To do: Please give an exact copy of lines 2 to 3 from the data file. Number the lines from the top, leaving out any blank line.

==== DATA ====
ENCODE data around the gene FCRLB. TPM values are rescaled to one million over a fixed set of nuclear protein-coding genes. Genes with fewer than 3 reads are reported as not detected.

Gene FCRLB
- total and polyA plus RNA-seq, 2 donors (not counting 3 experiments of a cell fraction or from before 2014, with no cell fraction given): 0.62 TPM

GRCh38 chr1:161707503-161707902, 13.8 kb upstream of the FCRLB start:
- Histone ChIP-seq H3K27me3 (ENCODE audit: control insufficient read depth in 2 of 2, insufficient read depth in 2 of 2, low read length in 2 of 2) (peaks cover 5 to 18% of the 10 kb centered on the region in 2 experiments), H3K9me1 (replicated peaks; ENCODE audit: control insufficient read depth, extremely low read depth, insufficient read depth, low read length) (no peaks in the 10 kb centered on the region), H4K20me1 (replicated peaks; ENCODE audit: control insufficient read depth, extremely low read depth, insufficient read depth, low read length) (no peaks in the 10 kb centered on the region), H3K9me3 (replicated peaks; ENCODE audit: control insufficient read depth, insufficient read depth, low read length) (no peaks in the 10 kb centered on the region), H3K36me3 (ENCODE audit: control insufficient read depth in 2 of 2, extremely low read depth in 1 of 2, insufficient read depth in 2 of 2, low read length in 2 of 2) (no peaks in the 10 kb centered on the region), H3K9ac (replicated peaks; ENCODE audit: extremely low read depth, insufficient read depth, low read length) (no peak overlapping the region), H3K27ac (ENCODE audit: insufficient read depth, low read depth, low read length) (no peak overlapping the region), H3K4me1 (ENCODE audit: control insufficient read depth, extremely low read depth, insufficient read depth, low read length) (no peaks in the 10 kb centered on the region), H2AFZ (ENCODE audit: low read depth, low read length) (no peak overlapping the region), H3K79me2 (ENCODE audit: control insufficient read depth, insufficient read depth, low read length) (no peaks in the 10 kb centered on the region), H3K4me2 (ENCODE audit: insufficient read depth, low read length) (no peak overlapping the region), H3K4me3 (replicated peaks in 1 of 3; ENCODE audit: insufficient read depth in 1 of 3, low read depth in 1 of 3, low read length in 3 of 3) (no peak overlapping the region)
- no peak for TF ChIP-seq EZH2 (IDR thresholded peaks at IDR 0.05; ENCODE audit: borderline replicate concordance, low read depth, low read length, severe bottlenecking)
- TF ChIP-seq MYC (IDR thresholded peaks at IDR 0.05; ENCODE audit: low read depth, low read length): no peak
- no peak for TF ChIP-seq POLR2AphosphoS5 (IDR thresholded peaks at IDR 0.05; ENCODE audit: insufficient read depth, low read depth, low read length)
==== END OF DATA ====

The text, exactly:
Gene FCRLB
- total and polyA plus RNA-seq, 2 donors (not counting 3 experiments of a cell fraction or from before 2014, with no cell fraction given): 0.62 TPM